State Representative John Bel Edwards handily defeated GOP Senator David Vitter in a runoff to determine the next governor of Louisiana.
It was a dirty, savage race as Edwards continuously brought up the eight-year-old Vitter scandal involving a prostitute while Vitter was accused of thuggery during the primary for hiring a private detective to spy on opponents.
A West Point graduate who served in the Legislature for eight years, Edwards led the primary with 40 percent of the vote, built up big leads in the polls and bulked up his fundraising during the runoff. The Democrat emphasized his conservative views on topics like abortion and guns throughout the campaign, in order to stave off concerns that he was too liberal for Louisiana.
“John Bel, as much as possible, attempted to identify with Republicans,” said U.S. Sen. Bill Cassidy, R-La.
Edwards attracted a surprising number of endorsements from law enforcement groups, such as the Louisiana Sheriffs Association, that are more inclined to favor Republicans. The Louisiana State Troopers Association, which rarely endorses gubernatorial candidates, backed Edwards.
The outcome of the election, however, may have turned more on Vitter’s weaknesses than Edwards’ appeal. The senator’s years-old prostitution scandal and difficult relationships with several Republicans in the state proved to be too much to overcome. Vitter has had “high negatives” in political polling for years — meaning many voters have an unfavorable view of him — but that hadn’t kept him from winning campaigns — until now.
After winning re-election to his Senate seat in 2010, Vitter had been regarded nationally as one of those rare politicians able to survive an embarrassing sex scandal. But Louisiana voters apparently care more about the personal history of the next governor than a member of Congress. His connection to prostitution dampened enthusiasm for him, particularly among Christian conservatives, once his most ardent supporters.
The senator was also never fully able to unite the Republican party behind his candidacy following the primary. One of Vitter’s Republican primary opponents, Lt. Governor Jay Dardenne, ended up endorsing Edwards. The other major Republican primary candidate, Public Service Commissioner Scott Angelle, refused to endorse anyone, which was seen as a rejection of Vitter’s candidacy.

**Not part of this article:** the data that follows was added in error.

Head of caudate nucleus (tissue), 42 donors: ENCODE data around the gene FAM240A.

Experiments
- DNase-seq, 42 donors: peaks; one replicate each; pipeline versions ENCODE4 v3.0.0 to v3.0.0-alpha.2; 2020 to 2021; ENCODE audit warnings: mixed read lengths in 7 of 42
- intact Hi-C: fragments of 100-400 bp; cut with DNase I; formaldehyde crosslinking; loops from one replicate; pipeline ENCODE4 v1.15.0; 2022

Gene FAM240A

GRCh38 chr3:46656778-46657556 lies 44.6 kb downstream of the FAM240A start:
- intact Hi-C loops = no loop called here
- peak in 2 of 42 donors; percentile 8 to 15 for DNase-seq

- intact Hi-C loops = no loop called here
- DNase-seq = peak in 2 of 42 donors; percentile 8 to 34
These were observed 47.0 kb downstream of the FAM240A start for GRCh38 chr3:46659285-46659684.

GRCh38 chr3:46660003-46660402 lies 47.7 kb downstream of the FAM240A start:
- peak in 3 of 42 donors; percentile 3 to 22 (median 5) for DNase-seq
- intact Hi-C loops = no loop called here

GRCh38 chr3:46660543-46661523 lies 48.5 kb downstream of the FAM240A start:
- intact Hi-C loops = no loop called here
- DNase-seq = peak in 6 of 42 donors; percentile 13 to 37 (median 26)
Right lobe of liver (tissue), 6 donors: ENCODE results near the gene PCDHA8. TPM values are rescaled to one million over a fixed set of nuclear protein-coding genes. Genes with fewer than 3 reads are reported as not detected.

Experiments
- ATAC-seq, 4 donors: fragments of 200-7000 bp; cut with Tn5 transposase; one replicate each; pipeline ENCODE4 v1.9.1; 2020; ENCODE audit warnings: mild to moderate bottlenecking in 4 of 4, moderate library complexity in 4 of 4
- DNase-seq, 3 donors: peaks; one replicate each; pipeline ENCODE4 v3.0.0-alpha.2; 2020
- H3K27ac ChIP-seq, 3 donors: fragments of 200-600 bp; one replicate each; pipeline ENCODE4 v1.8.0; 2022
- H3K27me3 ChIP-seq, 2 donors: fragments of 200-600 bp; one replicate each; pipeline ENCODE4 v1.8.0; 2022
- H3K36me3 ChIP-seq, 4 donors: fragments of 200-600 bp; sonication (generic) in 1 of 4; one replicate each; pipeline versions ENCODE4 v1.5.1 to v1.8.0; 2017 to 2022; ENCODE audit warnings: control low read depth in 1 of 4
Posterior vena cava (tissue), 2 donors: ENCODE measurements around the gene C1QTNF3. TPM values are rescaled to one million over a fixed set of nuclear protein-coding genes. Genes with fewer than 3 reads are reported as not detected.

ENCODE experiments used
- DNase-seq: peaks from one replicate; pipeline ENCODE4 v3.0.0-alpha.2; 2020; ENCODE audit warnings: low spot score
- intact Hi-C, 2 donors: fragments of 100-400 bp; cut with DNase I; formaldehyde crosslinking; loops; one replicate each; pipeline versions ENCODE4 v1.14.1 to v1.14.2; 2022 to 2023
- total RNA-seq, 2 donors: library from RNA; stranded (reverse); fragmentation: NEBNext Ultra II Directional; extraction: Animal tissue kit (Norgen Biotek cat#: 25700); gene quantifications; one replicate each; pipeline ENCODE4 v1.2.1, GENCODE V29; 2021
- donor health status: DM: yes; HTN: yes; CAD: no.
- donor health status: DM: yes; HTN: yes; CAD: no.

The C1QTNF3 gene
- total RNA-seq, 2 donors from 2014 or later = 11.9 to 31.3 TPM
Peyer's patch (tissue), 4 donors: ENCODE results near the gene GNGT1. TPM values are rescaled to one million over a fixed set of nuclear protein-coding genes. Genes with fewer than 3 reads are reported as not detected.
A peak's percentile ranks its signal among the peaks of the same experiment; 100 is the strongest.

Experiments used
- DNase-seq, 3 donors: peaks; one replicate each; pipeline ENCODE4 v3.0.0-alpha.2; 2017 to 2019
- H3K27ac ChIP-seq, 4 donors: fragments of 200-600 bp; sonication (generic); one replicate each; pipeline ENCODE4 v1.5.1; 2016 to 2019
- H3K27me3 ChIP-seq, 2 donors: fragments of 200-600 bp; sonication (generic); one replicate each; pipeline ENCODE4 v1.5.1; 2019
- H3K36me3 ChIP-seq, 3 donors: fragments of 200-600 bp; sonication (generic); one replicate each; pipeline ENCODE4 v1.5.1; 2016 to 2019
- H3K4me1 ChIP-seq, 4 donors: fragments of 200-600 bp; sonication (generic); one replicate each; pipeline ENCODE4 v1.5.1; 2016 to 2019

“I came up short,” said Vitter, before announcing he wouldn’t even seek re-election to his Senate seat next year.
So, does an Edwards victory signal a Democratic resurgence in the south? It depends on your point of view. The Democrats have totally disappeared in Louisiana, not having won a statewide race since 2008. They only have one congressional representative.
In that context, even one victory by one Democrat is great news. But Vitter was a fatally flawed candidate, disliked by the voters and especially conservative Republicans. The fact that his major Republican opponent endorsed the Democrat couldn’t have helped much either.
You’re not going to find a more conservative Democrat in American than John Bel Edwards. But in the south, Democrats have continuously put up GOP-lite candidates and seen them go down to defeat. What’s different this time? Besides the aforementioned dislike of Vitter by the voters, the unpopularity of Bobby Jindal played a role too. Jindal is leaving a state in fiscal shambles, with a $500 million deficit this year and a billion in the red next year. The prospect of increased taxes could not have helped Vitter with the voters.
Vitter’s loss complicates the race to succeed him in the Senate, but even a relatively unknown Senate GOP candidate would have to be favored over almost any Democrat. It’s not a safe seat by any means, but you would have to mark it down as leaning Republican.
As for the rest of the south, the Democrats have a chance to pick up one Senate seat. The Florida Senate race is wide open with Marco Rubio not running for re-election. Otherwise the landscape still looks hugely tilted toward Republicans.